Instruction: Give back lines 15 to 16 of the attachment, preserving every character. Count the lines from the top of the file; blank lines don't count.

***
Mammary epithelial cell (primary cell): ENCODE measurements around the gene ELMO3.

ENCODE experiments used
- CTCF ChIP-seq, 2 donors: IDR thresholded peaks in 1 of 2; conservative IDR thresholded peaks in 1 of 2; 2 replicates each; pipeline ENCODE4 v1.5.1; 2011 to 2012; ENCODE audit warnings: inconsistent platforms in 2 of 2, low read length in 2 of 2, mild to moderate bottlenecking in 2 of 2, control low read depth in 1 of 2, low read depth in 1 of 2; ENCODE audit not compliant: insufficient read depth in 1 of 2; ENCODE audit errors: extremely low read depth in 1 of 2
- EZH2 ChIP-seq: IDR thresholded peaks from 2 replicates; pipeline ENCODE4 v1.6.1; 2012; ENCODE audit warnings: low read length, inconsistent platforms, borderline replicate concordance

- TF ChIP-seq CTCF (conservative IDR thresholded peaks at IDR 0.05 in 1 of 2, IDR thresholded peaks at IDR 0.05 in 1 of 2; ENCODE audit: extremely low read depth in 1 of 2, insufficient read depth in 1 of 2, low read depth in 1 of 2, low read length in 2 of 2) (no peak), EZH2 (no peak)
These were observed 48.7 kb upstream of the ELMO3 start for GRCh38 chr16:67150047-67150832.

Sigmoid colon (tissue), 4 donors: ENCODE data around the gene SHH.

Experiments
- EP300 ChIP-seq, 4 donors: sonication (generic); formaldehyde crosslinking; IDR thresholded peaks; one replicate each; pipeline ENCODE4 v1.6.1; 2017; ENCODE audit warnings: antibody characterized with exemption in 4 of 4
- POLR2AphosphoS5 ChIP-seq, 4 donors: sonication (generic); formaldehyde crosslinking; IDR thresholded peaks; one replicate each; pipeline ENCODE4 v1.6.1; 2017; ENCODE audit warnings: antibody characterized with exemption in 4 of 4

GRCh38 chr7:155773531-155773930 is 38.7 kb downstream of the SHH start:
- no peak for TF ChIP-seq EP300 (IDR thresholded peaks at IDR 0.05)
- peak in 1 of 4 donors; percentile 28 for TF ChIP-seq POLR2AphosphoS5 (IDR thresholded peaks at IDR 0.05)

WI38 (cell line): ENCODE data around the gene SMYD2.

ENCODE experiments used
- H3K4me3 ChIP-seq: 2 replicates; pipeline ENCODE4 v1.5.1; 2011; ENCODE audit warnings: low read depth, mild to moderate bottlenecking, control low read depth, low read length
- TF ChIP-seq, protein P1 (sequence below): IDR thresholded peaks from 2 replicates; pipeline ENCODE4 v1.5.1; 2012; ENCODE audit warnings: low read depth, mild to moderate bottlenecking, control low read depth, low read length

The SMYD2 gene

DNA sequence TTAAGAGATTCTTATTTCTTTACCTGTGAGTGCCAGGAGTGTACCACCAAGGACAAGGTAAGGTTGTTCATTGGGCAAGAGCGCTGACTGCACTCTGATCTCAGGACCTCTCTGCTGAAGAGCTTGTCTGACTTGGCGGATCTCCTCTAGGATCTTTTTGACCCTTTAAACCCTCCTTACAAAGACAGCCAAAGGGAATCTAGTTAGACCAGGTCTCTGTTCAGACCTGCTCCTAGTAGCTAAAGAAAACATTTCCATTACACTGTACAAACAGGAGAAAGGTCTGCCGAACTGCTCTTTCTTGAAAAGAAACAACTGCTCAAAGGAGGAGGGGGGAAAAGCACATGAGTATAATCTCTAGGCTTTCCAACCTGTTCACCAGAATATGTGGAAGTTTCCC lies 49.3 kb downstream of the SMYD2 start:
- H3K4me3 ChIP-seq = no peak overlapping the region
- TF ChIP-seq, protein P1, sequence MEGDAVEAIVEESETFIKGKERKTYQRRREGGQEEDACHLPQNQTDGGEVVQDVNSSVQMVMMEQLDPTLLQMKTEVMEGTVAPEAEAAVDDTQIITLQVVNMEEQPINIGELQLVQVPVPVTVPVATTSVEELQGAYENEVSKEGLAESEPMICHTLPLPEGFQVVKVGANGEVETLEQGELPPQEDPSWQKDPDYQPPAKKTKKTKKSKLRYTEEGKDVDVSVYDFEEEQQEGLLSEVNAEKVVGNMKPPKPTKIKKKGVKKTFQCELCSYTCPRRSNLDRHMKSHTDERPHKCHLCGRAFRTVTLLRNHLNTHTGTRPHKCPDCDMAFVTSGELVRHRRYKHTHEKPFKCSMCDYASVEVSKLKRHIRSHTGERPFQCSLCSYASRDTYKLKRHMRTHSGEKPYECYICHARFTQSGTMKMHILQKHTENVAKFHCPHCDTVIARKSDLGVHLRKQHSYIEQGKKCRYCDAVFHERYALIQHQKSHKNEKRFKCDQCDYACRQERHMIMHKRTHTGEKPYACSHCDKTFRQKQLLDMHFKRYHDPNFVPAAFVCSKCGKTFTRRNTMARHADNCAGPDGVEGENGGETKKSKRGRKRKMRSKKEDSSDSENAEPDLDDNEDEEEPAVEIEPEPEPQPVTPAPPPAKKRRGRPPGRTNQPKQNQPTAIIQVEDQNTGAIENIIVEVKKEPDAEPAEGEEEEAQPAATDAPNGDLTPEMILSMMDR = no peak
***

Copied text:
ENCODE experiments used
- H3K4me3 ChIP-seq: 2 replicates; pipeline ENCODE4 v1.5.1; 2011; ENCODE audit warnings: low read depth, mild to moderate bottlenecking, control low read depth, low read length